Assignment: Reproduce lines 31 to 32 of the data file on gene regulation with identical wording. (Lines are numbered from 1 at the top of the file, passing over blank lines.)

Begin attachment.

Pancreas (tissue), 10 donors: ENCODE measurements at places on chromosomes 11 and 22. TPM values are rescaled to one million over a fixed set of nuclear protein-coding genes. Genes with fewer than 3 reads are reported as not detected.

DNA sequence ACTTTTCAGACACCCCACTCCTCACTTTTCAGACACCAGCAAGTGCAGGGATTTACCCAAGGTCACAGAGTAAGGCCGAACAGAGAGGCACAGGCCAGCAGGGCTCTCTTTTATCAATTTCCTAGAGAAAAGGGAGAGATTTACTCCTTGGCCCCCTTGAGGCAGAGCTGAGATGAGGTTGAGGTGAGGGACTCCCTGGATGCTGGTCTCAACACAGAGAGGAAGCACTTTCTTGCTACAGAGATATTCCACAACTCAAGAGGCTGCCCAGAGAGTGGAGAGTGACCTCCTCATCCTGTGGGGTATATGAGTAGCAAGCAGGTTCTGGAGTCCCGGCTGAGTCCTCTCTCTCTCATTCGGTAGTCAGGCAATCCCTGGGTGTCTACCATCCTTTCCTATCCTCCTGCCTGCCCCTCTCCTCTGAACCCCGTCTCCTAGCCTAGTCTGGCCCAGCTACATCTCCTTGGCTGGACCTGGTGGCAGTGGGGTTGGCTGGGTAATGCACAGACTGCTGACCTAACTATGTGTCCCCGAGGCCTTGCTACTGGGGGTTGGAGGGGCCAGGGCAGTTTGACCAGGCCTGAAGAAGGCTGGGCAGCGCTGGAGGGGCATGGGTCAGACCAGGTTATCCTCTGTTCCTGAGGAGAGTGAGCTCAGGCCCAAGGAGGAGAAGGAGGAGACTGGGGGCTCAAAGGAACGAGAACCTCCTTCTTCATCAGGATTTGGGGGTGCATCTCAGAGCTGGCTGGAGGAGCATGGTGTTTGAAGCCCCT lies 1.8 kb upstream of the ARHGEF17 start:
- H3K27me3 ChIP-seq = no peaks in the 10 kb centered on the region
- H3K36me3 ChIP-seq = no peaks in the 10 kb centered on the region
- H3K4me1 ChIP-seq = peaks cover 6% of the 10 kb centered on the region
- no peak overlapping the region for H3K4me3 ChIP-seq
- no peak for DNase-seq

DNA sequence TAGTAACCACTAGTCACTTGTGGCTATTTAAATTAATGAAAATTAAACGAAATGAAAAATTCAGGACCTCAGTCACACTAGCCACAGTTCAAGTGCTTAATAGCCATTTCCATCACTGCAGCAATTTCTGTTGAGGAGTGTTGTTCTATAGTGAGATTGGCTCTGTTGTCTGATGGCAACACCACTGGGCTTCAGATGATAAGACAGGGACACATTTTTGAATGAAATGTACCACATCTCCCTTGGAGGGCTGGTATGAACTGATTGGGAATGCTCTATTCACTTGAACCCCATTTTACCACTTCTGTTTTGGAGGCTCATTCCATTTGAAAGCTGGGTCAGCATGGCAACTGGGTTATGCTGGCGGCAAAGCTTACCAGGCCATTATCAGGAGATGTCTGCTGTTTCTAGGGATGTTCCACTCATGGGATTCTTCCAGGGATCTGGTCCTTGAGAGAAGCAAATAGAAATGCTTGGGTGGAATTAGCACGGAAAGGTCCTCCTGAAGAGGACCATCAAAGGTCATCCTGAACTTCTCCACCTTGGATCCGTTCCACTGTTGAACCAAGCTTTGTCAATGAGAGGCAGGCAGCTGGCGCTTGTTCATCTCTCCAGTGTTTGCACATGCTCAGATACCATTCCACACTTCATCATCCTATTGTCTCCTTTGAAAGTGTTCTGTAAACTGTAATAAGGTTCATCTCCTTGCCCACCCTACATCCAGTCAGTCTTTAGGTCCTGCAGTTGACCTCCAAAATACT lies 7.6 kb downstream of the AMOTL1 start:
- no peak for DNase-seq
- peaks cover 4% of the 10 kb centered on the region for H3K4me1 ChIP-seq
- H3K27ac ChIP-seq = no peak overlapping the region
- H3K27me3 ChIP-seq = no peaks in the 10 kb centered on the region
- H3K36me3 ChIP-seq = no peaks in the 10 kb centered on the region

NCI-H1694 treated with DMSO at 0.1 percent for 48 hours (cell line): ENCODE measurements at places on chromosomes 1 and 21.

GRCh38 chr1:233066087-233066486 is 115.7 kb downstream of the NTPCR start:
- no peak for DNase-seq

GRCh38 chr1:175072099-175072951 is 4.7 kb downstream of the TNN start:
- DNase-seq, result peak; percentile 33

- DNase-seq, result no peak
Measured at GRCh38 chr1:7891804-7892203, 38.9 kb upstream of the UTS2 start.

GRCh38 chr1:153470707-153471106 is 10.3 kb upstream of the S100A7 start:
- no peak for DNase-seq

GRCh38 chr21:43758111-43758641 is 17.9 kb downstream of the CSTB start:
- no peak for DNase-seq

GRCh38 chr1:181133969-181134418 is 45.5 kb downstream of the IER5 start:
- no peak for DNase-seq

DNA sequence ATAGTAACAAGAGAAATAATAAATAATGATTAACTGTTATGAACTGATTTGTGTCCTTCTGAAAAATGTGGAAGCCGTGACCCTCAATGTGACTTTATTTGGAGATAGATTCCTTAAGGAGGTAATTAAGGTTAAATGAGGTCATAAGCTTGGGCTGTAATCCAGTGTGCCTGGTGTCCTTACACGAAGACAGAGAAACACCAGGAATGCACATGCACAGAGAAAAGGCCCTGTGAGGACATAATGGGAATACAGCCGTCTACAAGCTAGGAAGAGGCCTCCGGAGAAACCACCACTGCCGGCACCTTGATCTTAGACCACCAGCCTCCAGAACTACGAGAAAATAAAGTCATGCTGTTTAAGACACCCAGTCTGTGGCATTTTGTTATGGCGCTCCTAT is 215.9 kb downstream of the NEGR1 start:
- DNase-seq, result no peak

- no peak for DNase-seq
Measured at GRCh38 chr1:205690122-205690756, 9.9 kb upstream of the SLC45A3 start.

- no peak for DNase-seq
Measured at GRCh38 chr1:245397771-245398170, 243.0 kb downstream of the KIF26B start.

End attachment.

- no peak for DNase-seq
Measured at GRCh38 chr1:245397771-245398170, 243.0 kb downstream of the KIF26B start.